They laughed coyly. “Snake eat you.”
It is you that snake will eat, I said inwardly. Aloud, “I will dash you money o.”
“One thousand naira,” the spokes-boy said.
“Are you mad? One thousand naira for one snake! Is the snake imported from Holland?” The boys were speechless. I calmed down. “Two hundred naira.”
“Aaah, egbomi, ewo kekere… ashe idamu pupo ki a to mu ejo.”
I shut my eyes in frustration.
“What is it?” Micah asked when he emerged.
I explained to him in quick Hausa that I needed the reptile for my revenge.
“You never forgive them?”
“Forgive my foot.”
Upon my return from the native doctor, Dayo had forced me to undergo seven days of fasting to cleanse myself from ‘the diabolism of the devil’. I was now new-born clean, but my heart still ached for vengeance.
The boys started walking away.
“Hey, stop there!”
With the communicative help of Micah, I bought the snake for four hundred naira. We put the snake inside a nylon bag; just looking at the dead reptile made me flinch.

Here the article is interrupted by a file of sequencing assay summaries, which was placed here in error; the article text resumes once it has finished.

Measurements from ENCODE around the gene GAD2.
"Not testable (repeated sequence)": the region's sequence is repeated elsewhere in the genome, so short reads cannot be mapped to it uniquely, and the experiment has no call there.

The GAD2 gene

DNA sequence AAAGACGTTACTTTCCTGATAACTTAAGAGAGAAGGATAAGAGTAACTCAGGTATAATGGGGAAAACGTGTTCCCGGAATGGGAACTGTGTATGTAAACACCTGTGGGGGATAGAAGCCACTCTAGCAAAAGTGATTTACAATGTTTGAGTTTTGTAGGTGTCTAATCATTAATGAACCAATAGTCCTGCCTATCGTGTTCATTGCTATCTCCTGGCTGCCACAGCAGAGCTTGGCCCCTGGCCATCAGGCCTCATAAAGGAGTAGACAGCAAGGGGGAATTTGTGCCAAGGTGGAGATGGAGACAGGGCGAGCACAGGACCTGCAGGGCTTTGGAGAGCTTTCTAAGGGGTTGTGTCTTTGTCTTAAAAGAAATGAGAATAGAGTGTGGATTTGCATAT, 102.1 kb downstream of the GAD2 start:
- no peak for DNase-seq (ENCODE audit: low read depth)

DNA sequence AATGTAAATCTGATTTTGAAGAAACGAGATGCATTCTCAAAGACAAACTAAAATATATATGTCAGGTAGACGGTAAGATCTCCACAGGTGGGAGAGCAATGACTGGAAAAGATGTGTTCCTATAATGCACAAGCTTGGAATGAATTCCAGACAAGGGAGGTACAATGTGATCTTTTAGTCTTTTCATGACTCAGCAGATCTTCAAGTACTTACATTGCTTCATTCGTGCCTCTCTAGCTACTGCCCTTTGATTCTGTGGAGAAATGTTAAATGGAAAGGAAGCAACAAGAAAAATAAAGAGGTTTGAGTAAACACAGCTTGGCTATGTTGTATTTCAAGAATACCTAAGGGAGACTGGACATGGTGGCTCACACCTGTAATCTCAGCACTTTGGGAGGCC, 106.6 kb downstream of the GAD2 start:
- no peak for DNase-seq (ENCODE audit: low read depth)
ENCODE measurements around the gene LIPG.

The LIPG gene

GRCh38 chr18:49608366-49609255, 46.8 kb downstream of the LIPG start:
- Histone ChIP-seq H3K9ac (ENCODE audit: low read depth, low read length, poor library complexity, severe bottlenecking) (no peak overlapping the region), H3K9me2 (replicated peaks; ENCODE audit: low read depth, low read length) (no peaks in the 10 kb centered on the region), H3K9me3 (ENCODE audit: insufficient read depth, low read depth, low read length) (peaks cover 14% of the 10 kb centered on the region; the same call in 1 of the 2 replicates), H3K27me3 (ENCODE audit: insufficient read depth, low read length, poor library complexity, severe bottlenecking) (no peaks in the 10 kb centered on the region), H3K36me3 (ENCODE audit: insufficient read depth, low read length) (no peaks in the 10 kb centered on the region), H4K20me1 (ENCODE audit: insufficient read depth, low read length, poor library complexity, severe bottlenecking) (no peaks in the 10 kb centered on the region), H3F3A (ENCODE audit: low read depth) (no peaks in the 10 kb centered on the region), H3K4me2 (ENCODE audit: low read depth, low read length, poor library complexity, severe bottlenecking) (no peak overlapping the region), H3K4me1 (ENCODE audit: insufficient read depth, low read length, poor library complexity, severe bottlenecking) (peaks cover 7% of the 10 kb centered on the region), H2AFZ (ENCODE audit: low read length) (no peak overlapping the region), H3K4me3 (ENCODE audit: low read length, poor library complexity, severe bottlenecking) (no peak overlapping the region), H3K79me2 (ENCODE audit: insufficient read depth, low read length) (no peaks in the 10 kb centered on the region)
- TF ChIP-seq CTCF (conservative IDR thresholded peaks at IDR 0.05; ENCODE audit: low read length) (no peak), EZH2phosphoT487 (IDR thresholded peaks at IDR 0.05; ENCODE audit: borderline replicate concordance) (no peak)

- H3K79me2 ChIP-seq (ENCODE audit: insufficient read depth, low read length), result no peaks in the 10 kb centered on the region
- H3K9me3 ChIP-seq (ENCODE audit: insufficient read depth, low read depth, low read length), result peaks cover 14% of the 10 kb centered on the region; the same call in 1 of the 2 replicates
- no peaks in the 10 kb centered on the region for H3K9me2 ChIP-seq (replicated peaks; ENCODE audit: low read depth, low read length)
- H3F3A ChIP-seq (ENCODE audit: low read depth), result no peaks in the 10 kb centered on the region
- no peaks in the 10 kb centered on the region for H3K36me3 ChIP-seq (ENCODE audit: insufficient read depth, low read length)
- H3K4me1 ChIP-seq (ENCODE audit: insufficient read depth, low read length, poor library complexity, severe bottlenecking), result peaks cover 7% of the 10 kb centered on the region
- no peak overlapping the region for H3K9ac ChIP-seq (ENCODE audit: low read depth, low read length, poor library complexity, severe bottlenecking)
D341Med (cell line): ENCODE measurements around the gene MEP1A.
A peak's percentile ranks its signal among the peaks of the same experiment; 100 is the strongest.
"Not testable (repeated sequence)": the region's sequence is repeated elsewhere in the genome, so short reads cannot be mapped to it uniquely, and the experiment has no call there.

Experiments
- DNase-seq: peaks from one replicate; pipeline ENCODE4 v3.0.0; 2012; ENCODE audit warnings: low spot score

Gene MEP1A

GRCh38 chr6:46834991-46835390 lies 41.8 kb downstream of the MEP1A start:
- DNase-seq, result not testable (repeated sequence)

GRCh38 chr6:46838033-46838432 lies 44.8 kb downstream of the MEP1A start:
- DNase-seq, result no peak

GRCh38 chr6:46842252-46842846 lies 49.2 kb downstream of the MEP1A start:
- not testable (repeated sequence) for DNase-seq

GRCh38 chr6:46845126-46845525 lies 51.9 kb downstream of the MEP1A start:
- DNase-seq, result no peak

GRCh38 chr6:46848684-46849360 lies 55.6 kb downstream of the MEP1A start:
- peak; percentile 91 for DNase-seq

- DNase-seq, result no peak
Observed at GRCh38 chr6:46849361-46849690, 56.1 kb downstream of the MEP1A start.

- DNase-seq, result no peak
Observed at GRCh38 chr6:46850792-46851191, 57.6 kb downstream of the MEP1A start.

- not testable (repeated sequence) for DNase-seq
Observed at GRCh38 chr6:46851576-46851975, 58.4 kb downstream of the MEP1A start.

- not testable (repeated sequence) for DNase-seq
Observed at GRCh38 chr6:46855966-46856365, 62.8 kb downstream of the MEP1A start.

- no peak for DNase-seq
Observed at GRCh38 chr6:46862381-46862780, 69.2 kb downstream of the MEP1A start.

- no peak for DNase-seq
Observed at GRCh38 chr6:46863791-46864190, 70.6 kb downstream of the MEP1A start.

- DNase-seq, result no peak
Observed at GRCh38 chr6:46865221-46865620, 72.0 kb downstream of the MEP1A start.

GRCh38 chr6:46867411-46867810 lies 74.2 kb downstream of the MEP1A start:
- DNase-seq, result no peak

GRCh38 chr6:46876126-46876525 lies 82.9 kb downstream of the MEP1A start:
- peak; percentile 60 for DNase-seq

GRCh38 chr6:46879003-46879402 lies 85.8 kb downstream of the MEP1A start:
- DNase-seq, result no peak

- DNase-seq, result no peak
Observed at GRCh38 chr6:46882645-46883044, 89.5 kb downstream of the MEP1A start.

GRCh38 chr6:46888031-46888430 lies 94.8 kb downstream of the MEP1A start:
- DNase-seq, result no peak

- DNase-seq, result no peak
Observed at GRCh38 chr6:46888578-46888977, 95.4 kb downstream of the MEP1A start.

Over a late lunch, we discussed who should get the snake scare. Micah said that he was ‘closing in’ on Corper Mercy, so we should rule her out. Mercy is a plump, chatty girl who teaches biology, same as Micah, but because she isn’t so bright or because she is so lazy, or both, she relies on Micah for her lesson notes and presentations. Now Micah was closing in on her… bad boy.
We ruled her out. We also ruled out was Mercy’s roommate, Corper Ibukun whom everyone calls IBK. A beautiful one whom me and Micah secretly refer to as ‘On The Road Corper’, due to her crazy love for travelling; she hardly spends a weekend in this village. In fact, she left for Ibadan this morning to visit some ‘uncle’.
That left us with roommates Agatha and Tina, Fisayo and Fatima. They all deserved to be punished, but we only had one snake. We decided to cut the snake into two, drop one part in Agatha/Tina’s room and the other in Fisayo/Fatima’s room.
But I couldn’t use my knife to cut the unclean animal, neither would Micah. So we settled for Fisayo-Fatima candidacy, we would punish the others later.
Fatima and her heavyset, over-endowed coal-coloured self was watching some Korean film on the television, while Fisayo lay on her bed thumbing at her phone. Terrorist Me stood on the smelly alley, watching through their netted window, the snake in my nylon-gloved hand.